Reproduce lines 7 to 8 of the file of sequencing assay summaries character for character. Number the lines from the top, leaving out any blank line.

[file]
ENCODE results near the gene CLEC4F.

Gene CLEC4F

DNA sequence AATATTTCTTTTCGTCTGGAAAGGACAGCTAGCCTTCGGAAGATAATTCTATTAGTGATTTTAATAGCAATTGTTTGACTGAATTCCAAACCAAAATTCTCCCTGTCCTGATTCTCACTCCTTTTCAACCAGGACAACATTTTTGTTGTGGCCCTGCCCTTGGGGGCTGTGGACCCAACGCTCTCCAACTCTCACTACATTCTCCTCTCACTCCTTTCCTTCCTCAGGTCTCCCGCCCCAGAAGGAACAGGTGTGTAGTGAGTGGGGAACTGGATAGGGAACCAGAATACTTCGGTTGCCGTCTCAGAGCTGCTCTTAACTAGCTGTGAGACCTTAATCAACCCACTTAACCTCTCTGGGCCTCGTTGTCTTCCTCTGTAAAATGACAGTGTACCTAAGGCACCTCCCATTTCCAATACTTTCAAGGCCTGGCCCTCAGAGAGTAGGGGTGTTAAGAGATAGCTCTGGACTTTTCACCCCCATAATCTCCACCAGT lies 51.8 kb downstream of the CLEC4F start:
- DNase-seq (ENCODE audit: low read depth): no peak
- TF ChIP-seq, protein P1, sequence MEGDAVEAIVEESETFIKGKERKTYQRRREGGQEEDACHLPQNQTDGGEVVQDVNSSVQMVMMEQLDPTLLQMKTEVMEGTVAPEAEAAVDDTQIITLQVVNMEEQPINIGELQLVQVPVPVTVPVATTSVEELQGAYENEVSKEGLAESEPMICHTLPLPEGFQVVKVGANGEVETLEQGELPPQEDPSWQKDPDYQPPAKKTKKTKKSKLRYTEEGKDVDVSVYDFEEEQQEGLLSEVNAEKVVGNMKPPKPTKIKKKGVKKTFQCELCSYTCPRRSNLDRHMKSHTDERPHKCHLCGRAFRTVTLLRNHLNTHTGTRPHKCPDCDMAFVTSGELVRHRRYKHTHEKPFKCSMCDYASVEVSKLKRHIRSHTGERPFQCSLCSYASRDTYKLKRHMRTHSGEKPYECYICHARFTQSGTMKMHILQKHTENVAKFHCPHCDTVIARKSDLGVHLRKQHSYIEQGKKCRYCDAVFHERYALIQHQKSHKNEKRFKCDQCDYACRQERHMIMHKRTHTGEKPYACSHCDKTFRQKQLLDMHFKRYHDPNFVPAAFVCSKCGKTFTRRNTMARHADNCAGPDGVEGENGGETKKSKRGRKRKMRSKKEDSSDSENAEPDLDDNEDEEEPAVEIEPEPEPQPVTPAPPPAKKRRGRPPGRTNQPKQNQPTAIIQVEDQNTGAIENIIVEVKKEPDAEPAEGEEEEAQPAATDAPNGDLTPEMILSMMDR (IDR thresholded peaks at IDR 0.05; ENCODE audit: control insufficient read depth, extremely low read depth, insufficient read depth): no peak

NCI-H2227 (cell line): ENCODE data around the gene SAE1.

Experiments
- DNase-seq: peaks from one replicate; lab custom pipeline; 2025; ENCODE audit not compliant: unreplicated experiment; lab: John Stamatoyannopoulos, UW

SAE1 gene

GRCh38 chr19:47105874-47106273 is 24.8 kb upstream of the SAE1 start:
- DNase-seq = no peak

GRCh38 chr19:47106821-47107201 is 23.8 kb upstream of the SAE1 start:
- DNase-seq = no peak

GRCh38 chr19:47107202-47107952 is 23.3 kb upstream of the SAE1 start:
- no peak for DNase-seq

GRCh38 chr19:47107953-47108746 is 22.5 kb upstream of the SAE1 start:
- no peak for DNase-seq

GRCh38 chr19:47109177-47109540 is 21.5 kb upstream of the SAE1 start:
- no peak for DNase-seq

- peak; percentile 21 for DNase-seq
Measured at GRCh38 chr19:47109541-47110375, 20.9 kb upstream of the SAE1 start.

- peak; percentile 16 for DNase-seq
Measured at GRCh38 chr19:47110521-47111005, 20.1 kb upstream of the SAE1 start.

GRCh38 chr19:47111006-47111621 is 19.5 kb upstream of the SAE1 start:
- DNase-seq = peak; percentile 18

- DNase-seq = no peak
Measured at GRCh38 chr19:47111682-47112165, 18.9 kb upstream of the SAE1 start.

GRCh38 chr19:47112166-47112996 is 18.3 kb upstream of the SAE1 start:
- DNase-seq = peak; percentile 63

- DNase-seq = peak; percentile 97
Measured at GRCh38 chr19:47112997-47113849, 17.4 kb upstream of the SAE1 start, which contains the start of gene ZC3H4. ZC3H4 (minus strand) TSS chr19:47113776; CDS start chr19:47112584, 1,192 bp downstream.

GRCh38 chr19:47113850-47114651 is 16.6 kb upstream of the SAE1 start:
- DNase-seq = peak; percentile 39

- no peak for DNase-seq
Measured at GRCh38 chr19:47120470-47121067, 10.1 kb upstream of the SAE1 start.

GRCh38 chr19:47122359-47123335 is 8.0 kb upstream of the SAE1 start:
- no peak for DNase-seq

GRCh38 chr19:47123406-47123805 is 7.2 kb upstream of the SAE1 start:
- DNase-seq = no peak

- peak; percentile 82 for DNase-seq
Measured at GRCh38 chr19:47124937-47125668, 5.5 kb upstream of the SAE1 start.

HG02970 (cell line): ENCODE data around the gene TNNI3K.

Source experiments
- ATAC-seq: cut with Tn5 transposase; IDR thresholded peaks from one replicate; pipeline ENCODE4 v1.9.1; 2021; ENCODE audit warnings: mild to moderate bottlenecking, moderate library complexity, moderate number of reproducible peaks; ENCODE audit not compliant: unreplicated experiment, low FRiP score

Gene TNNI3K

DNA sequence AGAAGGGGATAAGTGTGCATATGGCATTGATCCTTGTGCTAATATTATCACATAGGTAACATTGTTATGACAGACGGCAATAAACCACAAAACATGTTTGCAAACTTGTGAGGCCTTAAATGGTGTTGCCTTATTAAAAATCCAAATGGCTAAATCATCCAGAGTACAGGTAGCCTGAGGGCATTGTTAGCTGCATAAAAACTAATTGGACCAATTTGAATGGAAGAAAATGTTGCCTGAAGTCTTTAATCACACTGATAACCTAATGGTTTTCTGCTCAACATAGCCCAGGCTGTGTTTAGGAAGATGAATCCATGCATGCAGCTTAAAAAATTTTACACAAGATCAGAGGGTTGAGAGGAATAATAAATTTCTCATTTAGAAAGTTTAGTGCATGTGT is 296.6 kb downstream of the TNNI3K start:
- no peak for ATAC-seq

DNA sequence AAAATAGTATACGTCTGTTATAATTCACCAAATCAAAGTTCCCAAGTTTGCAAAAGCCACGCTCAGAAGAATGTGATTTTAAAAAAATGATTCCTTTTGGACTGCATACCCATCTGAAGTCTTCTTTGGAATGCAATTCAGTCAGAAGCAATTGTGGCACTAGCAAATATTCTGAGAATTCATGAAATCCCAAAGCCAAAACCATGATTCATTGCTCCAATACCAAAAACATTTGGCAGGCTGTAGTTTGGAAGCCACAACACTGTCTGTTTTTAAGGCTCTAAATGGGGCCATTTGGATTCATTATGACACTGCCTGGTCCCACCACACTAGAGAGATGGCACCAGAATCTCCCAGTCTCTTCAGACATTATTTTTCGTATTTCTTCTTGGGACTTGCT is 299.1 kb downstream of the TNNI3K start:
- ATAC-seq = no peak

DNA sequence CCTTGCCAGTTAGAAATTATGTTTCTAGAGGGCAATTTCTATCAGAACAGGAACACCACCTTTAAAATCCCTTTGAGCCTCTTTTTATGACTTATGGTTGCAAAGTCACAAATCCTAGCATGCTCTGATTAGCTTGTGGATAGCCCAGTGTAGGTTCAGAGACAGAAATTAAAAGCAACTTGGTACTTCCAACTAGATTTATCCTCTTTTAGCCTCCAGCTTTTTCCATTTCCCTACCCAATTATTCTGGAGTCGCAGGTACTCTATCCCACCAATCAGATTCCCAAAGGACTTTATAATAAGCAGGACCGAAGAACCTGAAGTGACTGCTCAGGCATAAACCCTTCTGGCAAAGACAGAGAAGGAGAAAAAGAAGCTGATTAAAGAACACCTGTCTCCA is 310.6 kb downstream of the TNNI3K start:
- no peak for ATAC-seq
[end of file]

Experiments
- DNase-seq: peaks from one replicate; lab custom pipeline; 2025; ENCODE audit not compliant: unreplicated experiment; lab: John Stamatoyannopoulos, UW